Conservative novelist Naoki Hyakuta continued his harsh criticism of two Okinawan newspapers, the Okinawa Shimbun and the Ryukyu Shimbun, at a news conference on Friday, calling them "garbage" over the way they have been reporting the U.S. base relocation issue.
Hyakuta, 59 — a former NHK board member and close friend of Prime Minister Shinzo Abe - caused a furor in June when he spoke at a meeting of 37 junior lawmakers belonging to the ruling Liberal Democratic Party (LDP). He said the two newspapers in Okinawa should be put out of business for their criticism of the central government’s policy on the U.S. base issue.
His remarks led other lawmakers present to suggest the government put pressure on the Japan Business Federation to urge members not to advertise in the two Okinawan newspapers.
The incident caused a huge backlash for Abe and the ruling coalition.
However, on Friday, Hyakuta once again went on the offensive, Sankei Shimbun reported. "These newspapers are so incredibly mistaken - from the way that they handled information regarding recent general elections and then conveniently changed their facts afterwards. They are garbage."
Hyakuta added: "It can't be helped that those two newspapers are angry about what I've said, but now that I'm on the subject, I also think that the Asahi, Mainichi and the other Tokyo-based newspapers are all no better than the Okinawan ones after what they have published about the right to collective defense."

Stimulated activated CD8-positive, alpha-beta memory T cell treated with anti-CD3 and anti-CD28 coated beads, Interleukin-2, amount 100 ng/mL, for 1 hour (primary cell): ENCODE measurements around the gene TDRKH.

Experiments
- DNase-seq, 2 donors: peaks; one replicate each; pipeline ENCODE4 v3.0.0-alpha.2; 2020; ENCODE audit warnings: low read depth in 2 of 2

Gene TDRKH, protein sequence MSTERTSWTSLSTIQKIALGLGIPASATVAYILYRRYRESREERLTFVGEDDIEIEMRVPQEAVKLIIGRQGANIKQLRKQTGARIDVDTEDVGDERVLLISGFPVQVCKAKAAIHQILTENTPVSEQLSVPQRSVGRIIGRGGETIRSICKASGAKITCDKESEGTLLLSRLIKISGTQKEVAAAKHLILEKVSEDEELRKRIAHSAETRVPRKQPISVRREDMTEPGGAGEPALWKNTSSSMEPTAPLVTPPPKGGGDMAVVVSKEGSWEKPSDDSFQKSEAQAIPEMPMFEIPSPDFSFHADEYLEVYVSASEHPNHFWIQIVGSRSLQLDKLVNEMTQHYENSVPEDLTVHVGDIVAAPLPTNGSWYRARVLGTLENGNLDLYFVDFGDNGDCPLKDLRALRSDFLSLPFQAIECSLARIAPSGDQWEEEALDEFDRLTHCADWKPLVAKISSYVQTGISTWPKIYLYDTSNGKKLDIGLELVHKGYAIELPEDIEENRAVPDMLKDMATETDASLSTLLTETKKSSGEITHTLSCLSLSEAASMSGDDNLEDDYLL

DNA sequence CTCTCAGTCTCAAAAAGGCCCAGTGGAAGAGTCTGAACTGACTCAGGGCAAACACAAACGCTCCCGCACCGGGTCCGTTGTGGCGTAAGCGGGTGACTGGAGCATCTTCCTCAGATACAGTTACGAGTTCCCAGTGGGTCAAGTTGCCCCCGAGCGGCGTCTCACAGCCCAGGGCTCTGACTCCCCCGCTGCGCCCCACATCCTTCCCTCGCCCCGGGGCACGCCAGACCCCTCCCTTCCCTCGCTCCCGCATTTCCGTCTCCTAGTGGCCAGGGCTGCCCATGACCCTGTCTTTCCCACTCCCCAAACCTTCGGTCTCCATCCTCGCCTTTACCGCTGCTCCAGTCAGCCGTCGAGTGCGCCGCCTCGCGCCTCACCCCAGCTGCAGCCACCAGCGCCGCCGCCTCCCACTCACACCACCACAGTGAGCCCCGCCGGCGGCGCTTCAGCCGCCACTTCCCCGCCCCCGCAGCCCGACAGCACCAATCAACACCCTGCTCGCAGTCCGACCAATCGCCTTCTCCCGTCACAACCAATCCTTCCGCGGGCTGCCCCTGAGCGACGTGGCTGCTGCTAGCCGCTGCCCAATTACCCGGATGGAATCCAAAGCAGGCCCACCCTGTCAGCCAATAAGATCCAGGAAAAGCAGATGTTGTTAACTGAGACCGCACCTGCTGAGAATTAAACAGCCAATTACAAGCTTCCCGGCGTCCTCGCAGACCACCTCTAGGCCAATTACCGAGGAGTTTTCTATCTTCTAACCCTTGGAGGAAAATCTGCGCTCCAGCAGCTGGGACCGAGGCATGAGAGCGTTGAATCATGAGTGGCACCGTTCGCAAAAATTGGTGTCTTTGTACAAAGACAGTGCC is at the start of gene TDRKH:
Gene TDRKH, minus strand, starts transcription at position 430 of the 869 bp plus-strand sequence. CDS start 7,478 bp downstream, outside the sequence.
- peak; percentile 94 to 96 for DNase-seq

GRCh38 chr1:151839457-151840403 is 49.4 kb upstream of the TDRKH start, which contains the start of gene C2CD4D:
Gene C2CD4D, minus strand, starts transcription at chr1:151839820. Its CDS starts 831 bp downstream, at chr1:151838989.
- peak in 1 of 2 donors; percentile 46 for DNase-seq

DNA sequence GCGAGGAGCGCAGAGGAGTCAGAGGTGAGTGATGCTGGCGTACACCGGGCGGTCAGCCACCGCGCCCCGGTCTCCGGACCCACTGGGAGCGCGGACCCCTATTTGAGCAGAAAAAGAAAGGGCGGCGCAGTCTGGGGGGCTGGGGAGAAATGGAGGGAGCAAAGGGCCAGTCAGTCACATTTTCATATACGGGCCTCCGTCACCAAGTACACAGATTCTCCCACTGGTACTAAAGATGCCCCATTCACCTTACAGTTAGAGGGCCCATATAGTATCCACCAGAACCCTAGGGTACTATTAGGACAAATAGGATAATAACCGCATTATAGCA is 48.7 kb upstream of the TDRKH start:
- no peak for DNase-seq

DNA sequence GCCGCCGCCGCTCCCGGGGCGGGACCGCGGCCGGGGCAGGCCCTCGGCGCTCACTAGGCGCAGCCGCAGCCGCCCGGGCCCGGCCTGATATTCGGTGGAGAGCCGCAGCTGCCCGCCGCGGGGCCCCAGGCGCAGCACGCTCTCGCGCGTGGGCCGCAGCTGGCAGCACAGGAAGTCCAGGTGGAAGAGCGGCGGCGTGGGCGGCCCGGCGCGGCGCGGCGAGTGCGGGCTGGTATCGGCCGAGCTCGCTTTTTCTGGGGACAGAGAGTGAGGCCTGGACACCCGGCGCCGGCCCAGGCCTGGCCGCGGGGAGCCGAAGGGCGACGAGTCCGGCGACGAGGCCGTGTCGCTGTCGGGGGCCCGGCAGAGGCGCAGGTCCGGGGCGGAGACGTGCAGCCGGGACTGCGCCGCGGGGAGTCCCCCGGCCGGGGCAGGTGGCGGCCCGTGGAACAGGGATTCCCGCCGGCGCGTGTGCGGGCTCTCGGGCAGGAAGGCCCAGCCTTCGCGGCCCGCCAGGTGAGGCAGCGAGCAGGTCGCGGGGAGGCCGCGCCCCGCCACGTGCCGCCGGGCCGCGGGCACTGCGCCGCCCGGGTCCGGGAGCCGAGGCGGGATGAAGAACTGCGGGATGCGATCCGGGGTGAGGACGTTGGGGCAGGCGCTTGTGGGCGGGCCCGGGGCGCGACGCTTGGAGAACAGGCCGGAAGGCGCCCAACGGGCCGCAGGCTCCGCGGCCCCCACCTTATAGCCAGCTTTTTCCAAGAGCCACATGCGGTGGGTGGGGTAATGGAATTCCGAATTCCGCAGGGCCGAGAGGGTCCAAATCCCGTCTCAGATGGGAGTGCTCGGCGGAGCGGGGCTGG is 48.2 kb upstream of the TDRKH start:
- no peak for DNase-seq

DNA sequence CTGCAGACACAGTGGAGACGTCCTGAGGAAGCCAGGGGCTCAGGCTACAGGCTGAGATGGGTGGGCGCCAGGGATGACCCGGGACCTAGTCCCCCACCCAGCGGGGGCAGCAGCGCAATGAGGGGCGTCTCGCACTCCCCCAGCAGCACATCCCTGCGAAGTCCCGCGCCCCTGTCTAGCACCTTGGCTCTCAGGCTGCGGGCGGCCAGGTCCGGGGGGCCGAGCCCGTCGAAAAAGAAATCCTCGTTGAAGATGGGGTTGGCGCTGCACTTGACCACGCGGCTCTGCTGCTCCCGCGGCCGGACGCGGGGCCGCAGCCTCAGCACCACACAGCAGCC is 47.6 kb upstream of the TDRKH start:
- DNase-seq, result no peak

Asked his response to protests saying that his opinions violated the right to free speech, Hyakuta said: "The constitution protects my right to say what I'm saying, and let's face it, it's not like I actually have any power to really shut down any newspaper. My opinions about these newspapers are simply my own."
Meanwhile, Masako Ganaha, a representative of a 350-member volunteer group calling for the right to an unbiased press, supported Hyakuta at the news conference, Sankei reported.
"We believe that the way these two newspapers have been handling information surrounding the relocation of the U.S. military base and other related issues has been rather biased. The result has been to make some citizens of Okinawa and other parts of Japan believe that our country has little to no ability to defend itself from possible invasion at the hands of China. Although they may be indeed worried about such a scenario, their coverage is not providing objective facts for the benefit of the Japanese people."© Japan Today